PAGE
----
Video: Senate recount becoming 'more intense'

updated 11/26/2008 12:42:35 PM ET 2008-11-26T17:42:35

In a blow to Democrat Al Franken, a state board ruled Wednesday that absentee ballots that were rejected by poll workers won't be included in Minnesota's Senate recount.

The five-member state Canvassing Board denied a request by Franken's campaign to reconsider absentee ballots it claims were excluded from the initial vote count because of technicalities or administrative errors. Republican Sen. Norm Coleman's campaign maintained the board lacked power to revisit those ballots.

Statewide, Secretary of State Mark Ritchie estimated about 12,000 absentee ballots were rejected for various reasons -- some legitimate, some not. That represents between 4 percent and 5 percent of all the absentee ballots cast in the election.

Franken entered the recount trailing Coleman by 215 votes out of 2.9 million ballots. About 80 percent have been recounted and Coleman has maintained a lead throughout. However, there are about 3,600 ballots the two campaigns have challenged that could fall to the board to rule on.

Franken's campaign had made the push to factor in rejected absentee ballots a key link of its recount strategy, even going to court to force county officials to turn over data on voters whose ballots didn't count.

The board's voice vote, with no audible dissent, followed a discussion where some members expressed frustration over the possibility that some ballots were disqualified improperly. But even they acknowledged the matter fell outside the board's duties. Two Supreme Court justices, two district judges and the secretary of state make up the board.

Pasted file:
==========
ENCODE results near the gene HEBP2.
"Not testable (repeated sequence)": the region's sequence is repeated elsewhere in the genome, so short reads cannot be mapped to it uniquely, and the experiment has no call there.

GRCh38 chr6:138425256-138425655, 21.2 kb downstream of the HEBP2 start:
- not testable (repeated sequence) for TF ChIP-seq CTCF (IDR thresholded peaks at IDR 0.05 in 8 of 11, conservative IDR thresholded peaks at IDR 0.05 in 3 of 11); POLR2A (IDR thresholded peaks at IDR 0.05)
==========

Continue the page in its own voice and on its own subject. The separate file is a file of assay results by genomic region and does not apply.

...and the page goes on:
"We're not in a courtroom and we need to keep that in mind," said Ramsey County District Judge Edward Cleary.

Supreme Court Justice G. Barry Anderson made the motion to deny the Franken request on grounds that such a review would have to wait for a court challenge that is likely to follow the recount. The loser can file what is known as an election contest.

"Irregularities, if any, in the handling of those absentee ballots can be addressed in the election contest process provided by law."

The board gave Franken a glimmer of hope after voting his motion down. Members agreed to seek legal advice and meet again soon to decide whether local election officials should sort through the rejected ballots. That would help determine whether any that were actually accepted didn't get counted and whether any rejections fell outside the rules for disqualification. But the board didn't answer what would happen with those ballots.

Also Wednesday, the panel strongly encouraged the two campaigns to voluntarily whittle down the challenge pile. The tit-for-tat challenging has escalated by the day, including some challenges where voter intent is obvious and no other ballot deficiencies are apparent.

"The fewer challenges I have to look at the more carefully I'll be able to look at those that have merit," said Chief Justice Eric Magnuson. "We want to decide all the legitimate challenges. But we don't want to spend time that we don't have looking at things we don't need to look at."

The Coleman campaign had issued more challenges as of Tuesday, but legal counsel Fritz Knaak indicated openness to dialing back on the challenges -- as long as the Franken campaign vowed to do likewise.

Copyright 2008 The Associated Press. All rights reserved. This material may not be published, broadcast, rewritten or redistributed.

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